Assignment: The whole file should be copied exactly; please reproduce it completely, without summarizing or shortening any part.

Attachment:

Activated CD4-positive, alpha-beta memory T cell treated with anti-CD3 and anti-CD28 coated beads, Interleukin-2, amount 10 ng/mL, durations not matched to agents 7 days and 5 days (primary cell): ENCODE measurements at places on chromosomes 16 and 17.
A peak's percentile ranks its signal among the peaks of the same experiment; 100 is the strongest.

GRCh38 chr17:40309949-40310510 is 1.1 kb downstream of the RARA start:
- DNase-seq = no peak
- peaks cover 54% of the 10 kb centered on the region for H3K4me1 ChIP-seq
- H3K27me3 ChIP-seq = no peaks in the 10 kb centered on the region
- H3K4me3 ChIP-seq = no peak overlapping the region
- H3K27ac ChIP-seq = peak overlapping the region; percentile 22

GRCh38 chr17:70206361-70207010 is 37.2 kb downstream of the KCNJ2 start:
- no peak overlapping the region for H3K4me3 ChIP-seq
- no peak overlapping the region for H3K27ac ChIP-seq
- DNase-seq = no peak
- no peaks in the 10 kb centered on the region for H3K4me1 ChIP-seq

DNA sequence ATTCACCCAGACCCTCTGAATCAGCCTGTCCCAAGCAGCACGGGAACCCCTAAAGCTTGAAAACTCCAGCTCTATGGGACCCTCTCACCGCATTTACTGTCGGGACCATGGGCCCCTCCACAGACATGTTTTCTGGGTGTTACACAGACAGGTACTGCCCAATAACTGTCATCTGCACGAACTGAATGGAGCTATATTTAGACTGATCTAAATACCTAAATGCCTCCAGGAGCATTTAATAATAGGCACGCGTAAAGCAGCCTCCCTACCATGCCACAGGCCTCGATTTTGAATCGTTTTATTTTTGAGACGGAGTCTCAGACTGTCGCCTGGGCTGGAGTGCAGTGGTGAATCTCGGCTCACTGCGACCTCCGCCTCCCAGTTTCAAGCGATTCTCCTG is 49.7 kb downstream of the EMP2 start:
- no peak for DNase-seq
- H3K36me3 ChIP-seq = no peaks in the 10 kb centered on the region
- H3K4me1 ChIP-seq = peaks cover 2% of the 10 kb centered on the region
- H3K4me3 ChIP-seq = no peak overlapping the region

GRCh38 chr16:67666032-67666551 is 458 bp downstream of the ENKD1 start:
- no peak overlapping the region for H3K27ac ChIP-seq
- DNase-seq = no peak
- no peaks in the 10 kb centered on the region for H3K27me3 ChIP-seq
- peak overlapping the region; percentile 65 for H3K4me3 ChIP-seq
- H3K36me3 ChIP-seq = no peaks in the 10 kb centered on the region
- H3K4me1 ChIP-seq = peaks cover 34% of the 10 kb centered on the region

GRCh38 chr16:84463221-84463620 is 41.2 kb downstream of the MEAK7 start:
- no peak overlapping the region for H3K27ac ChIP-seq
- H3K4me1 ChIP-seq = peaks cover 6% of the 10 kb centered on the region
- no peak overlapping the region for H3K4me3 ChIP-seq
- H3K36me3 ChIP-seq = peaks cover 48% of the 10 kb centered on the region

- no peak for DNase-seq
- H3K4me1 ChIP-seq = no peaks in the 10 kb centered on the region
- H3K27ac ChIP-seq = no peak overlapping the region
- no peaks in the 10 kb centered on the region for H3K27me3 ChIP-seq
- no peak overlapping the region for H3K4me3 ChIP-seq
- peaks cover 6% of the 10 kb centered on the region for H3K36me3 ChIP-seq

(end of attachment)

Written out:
Activated CD4-positive, alpha-beta memory T cell treated with anti-CD3 and anti-CD28 coated beads, Interleukin-2, amount 10 ng/mL, durations not matched to agents 7 days and 5 days (primary cell): ENCODE measurements at places on chromosomes 16 and 17.
A peak's percentile ranks its signal among the peaks of the same experiment; 100 is the strongest.

GRCh38 chr17:40309949-40310510 is 1.1 kb downstream of the RARA start:
- DNase-seq = no peak
- peaks cover 54% of the 10 kb centered on the region for H3K4me1 ChIP-seq
- H3K27me3 ChIP-seq = no peaks in the 10 kb centered on the region
- H3K4me3 ChIP-seq = no peak overlapping the region
- H3K27ac ChIP-seq = peak overlapping the region; percentile 22

GRCh38 chr17:70206361-70207010 is 37.2 kb downstream of the KCNJ2 start:
- no peak overlapping the region for H3K4me3 ChIP-seq
- no peak overlapping the region for H3K27ac ChIP-seq
- DNase-seq = no peak
- no peaks in the 10 kb centered on the region for H3K4me1 ChIP-seq

DNA sequence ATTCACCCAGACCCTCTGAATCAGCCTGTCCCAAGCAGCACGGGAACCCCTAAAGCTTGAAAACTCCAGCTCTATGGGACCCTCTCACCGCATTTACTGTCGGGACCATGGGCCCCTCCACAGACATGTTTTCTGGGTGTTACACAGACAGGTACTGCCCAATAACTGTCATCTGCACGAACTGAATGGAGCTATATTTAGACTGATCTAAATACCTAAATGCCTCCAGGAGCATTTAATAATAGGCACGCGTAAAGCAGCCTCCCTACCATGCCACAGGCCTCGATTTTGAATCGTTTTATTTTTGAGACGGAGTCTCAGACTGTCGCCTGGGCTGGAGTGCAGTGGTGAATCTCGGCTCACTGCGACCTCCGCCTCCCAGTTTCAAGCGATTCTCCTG is 49.7 kb downstream of the EMP2 start:
- no peak for DNase-seq
- H3K36me3 ChIP-seq = no peaks in the 10 kb centered on the region
- H3K4me1 ChIP-seq = peaks cover 2% of the 10 kb centered on the region
- H3K4me3 ChIP-seq = no peak overlapping the region

GRCh38 chr16:67666032-67666551 is 458 bp downstream of the ENKD1 start:
- no peak overlapping the region for H3K27ac ChIP-seq
- DNase-seq = no peak
- no peaks in the 10 kb centered on the region for H3K27me3 ChIP-seq
- peak overlapping the region; percentile 65 for H3K4me3 ChIP-seq
- H3K36me3 ChIP-seq = no peaks in the 10 kb centered on the region
- H3K4me1 ChIP-seq = peaks cover 34% of the 10 kb centered on the region

GRCh38 chr16:84463221-84463620 is 41.2 kb downstream of the MEAK7 start:
- no peak overlapping the region for H3K27ac ChIP-seq
- H3K4me1 ChIP-seq = peaks cover 6% of the 10 kb centered on the region
- no peak overlapping the region for H3K4me3 ChIP-seq
- H3K36me3 ChIP-seq = peaks cover 48% of the 10 kb centered on the region

- no peak for DNase-seq
- H3K4me1 ChIP-seq = no peaks in the 10 kb centered on the region
- H3K27ac ChIP-seq = no peak overlapping the region
- no peaks in the 10 kb centered on the region for H3K27me3 ChIP-seq
- no peak overlapping the region for H3K4me3 ChIP-seq
- peaks cover 6% of the 10 kb centered on the region for H3K36me3 ChIP-seq